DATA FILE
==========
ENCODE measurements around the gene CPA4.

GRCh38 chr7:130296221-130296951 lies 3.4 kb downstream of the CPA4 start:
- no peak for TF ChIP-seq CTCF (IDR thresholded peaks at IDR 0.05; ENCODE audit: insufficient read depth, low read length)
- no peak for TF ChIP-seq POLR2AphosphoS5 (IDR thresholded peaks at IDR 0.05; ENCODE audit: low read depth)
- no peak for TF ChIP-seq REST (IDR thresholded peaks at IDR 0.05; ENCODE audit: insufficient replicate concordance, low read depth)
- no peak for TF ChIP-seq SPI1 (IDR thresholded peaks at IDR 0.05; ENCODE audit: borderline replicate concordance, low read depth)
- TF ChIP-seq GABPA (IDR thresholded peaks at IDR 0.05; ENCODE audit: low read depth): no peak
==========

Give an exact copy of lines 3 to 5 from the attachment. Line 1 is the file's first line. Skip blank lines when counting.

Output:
- no peak for TF ChIP-seq CTCF (IDR thresholded peaks at IDR 0.05; ENCODE audit: insufficient read depth, low read length)
- no peak for TF ChIP-seq POLR2AphosphoS5 (IDR thresholded peaks at IDR 0.05; ENCODE audit: low read depth)
- no peak for TF ChIP-seq REST (IDR thresholded peaks at IDR 0.05; ENCODE audit: insufficient replicate concordance, low read depth)